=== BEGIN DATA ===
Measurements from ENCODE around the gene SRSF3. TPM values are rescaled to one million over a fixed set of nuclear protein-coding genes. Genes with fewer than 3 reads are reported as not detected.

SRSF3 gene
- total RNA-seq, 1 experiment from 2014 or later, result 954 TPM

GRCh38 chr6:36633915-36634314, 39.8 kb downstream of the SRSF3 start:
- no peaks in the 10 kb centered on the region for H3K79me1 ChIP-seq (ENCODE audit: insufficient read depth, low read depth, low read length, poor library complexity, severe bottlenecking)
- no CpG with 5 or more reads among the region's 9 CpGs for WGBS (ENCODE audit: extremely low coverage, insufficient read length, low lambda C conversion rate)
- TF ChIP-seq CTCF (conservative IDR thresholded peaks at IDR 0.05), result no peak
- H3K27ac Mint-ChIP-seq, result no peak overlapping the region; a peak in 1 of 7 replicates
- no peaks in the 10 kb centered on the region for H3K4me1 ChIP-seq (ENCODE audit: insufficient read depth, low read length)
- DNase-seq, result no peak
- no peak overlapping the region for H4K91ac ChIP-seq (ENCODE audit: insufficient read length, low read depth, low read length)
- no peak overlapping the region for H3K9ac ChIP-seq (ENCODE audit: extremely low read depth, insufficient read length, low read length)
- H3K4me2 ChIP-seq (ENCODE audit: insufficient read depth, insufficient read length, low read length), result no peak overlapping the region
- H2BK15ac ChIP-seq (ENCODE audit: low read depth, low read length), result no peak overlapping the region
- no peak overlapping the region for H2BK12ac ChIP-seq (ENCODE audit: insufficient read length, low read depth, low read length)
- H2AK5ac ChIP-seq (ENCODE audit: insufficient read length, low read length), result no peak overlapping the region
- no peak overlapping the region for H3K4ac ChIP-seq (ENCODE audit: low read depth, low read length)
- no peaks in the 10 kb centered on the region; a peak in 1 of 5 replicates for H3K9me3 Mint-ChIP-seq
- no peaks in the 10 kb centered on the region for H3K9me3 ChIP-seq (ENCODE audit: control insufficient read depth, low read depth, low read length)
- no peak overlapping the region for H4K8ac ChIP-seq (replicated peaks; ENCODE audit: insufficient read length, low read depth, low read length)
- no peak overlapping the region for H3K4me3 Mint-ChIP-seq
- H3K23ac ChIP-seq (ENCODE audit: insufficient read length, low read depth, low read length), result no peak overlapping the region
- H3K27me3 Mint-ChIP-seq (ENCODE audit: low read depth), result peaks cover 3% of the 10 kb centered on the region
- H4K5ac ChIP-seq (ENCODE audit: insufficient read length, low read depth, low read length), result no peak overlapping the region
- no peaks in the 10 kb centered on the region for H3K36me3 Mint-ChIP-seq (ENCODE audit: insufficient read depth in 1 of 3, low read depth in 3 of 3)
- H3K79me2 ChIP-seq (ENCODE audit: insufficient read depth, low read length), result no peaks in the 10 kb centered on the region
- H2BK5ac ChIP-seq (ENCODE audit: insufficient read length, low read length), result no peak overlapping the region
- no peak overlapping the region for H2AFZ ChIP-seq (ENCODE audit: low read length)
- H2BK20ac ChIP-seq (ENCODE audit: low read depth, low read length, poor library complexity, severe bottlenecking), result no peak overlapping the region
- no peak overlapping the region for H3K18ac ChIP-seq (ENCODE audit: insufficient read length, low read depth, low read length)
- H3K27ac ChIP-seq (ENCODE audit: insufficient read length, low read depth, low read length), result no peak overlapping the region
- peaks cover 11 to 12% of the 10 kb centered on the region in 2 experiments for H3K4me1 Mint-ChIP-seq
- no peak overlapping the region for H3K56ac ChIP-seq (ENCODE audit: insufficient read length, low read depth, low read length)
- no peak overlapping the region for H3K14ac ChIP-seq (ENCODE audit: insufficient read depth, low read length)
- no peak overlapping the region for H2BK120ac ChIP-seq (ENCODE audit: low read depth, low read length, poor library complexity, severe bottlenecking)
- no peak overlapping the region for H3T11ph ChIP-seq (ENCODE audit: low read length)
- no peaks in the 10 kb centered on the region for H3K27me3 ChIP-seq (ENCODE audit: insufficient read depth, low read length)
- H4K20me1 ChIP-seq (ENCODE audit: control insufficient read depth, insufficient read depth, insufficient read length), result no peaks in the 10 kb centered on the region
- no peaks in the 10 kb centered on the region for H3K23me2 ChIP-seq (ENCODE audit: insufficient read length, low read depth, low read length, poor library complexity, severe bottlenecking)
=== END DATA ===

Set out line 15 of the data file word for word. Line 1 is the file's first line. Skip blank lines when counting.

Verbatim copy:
- no peak overlapping the region for H2BK12ac ChIP-seq (ENCODE audit: insufficient read length, low read depth, low read length)